7 years ago Silkroad fell – The end of an era for Bitcoin

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Silk Road, the forerunner of virtual traffickers – For many years, the darknet black market, Silk Road, was a major contributor to the development of Bitcoin.

Bitcoin made it possible to purchase contraband products through the Tor network completely anonymously. Its founder, Ross William Ulbricht, was arrested and sentenced to life imprisonment in August 2014. The man was convicted of 7 counts, including money laundering and drug trafficking.

Silkroad, a new socio-economic experience

The main offer was to guarantee anonymity to its users, so that they could buy and sell all types of products. They simply had to connect to the decentralized Tor network, which was not dependent on the traditional web (Google, …). The website acted as an intermediary between buyers and sellers.

Like the Silk Road that linked Asia and Europe, Silk Road was a rich and developed trading place. It was possible to buy books, artwork and (of course) various drugs and medicines. However, the platform imposed strict rules: services and products related to violence (weapons, chemicals, …) were totally prohibited.

Above all, the platform appealed because of the way it worked. The platform was particularly effective in ensuring the seriousness of the sellers and created a certain climate of trust within the site. Each transaction was carried out in Bitcoins to guarantee the anonymity of each one.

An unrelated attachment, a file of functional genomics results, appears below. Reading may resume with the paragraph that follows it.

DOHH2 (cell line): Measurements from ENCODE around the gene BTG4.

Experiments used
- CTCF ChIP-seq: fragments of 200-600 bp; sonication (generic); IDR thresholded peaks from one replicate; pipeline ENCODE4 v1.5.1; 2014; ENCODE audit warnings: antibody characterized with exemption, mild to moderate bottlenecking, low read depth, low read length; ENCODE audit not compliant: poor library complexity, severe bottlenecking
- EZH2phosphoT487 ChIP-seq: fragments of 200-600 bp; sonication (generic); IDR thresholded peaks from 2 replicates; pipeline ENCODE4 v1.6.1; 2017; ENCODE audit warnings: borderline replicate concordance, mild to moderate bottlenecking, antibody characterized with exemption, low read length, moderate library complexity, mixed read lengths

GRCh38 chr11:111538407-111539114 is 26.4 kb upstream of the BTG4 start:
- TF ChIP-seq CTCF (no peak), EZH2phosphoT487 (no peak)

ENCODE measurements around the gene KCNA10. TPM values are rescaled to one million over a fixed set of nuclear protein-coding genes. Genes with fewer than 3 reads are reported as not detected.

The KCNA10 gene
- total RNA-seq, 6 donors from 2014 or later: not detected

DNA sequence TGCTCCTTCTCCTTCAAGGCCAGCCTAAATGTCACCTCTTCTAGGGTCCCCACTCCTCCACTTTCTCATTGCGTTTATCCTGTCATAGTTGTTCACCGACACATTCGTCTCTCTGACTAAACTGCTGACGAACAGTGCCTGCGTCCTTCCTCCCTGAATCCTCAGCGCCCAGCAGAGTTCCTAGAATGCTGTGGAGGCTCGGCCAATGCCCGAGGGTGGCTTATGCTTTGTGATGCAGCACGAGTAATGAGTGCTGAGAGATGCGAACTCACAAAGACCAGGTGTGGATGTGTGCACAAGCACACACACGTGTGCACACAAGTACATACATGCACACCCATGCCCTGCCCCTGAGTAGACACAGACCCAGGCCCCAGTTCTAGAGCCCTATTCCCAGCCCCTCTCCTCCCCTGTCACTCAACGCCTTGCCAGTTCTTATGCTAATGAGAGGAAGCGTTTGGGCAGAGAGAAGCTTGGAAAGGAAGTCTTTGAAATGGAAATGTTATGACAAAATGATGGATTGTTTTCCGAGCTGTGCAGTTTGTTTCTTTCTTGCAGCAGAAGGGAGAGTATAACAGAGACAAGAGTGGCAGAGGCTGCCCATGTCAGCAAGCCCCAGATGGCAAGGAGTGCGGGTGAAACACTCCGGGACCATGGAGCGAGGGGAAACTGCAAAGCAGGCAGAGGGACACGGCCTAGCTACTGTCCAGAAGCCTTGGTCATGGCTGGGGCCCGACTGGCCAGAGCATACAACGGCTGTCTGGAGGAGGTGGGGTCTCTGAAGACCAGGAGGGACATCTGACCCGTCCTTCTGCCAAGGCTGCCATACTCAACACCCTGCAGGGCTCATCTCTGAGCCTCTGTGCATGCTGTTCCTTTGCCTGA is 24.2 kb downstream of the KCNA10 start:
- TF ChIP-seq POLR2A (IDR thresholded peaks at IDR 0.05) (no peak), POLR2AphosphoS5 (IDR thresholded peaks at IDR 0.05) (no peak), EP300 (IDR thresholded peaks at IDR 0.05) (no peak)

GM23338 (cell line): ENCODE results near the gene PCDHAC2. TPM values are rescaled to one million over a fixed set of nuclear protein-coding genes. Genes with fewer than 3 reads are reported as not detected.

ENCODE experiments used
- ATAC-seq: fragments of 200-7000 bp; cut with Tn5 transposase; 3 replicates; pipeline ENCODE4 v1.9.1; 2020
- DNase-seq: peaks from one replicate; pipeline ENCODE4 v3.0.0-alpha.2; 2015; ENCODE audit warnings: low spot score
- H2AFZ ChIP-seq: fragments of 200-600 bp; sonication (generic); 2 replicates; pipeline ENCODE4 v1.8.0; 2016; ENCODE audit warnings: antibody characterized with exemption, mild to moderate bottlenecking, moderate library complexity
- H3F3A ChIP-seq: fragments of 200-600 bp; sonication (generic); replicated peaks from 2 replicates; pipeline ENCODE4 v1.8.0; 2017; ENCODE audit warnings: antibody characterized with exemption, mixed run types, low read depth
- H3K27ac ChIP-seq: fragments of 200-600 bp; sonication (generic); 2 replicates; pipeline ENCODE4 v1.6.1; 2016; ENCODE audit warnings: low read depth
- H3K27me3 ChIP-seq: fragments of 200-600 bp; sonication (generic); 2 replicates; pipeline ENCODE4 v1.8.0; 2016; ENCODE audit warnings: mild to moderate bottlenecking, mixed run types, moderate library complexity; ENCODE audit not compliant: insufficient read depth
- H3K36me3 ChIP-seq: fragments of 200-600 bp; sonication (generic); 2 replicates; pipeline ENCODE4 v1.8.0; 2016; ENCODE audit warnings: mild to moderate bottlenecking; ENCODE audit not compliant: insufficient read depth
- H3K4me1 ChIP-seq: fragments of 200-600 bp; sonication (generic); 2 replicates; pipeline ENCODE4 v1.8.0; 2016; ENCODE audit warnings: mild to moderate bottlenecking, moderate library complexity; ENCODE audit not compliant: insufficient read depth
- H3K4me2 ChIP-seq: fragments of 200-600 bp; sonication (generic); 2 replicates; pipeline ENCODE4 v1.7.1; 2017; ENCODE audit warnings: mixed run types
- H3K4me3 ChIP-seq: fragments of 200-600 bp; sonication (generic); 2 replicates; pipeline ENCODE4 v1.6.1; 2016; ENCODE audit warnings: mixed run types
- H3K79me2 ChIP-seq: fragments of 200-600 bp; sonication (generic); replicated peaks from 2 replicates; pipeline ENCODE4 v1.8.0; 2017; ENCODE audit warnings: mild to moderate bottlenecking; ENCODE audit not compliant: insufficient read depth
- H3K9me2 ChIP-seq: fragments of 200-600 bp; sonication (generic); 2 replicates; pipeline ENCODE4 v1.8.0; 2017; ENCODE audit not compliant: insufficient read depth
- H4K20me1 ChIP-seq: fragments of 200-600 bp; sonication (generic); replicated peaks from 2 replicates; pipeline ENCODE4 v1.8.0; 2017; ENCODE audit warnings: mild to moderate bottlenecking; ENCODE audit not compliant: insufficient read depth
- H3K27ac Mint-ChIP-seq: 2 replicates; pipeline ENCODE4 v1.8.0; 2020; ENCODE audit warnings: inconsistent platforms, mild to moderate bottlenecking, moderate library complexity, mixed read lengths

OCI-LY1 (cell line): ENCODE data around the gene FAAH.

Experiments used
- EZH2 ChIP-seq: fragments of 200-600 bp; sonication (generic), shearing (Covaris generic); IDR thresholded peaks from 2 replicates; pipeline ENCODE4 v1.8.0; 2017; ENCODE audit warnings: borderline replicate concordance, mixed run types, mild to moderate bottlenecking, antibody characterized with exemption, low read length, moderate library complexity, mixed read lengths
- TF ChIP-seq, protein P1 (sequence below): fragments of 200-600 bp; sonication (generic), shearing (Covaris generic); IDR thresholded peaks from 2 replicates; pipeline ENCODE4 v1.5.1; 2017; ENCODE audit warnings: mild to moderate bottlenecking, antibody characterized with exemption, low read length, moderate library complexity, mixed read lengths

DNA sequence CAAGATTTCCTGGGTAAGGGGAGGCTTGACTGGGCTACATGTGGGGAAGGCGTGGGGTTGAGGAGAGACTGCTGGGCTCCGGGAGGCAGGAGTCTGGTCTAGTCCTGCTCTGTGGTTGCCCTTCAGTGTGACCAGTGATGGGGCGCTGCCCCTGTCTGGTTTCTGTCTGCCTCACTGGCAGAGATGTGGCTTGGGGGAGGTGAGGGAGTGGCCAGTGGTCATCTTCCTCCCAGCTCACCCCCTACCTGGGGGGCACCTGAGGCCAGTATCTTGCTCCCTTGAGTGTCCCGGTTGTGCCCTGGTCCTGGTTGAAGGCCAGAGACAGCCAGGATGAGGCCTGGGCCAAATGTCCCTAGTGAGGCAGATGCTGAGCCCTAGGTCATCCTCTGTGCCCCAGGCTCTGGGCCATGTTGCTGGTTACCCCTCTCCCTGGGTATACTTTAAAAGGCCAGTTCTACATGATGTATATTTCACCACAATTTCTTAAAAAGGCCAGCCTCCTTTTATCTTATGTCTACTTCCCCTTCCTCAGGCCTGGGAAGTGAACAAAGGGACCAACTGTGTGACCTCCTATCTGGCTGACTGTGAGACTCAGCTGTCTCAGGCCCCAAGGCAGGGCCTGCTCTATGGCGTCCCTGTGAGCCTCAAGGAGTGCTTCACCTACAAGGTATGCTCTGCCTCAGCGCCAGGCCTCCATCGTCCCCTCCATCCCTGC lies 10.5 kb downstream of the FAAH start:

In two years of existence, the site would have generated no less than $1.2 billion through 1.5 million transactions administered by a small team of developers, including Ross William Ulbricht. At the time of his arrest, the 29-year-old man had $3.6 million in his bank account.

Bitcoin and Drugs

The fall of Silk Road was a real “stress test” for Bitcoin. At the time, the illegal platform accounted for 4 to 9% of the world’s encryption transactions, with a price set at $130. When the FBI shut down the site, the price dropped by about 20% before gradually rising again.

This fluctuation would have been caused by the thousands of sale orders from Silk Ooad users. The idea was to determine whether Bitcoin technology was based solely on a stream of illicit transactions or whether the value of Bitcoin was real. With a capitalization of $171 billion in 2020, it seems that the markets have answered this question.

The sale of drugs and illicit products has changed significantly since the closure of Silk Road. Forget about “decentralized networks” and payments in “cryptomoney”! It is now on Snapchat or Instagram that dealers operate.

According to a report published by DM For Details, 24% of young people have seen narcotics offered for public sale on social networks. Indeed, social networks offer new perspectives to dealers: teaser photos, contests, promotions, etc.

The creative potential seems to be limitless. These platforms are mainly used by young people, which also offers a sizeable market. Note however that even Silk Road is now closed, there are a whole bunch of equivalents on the Darknet.

The closure of Silk Road caused a strong reaction at the time. With hindsight, the FBI’s action now resembles a sword in the water. At a time when the number of public and private networks is exploding, it seems more and more difficult to stem virtual traffic in different countries.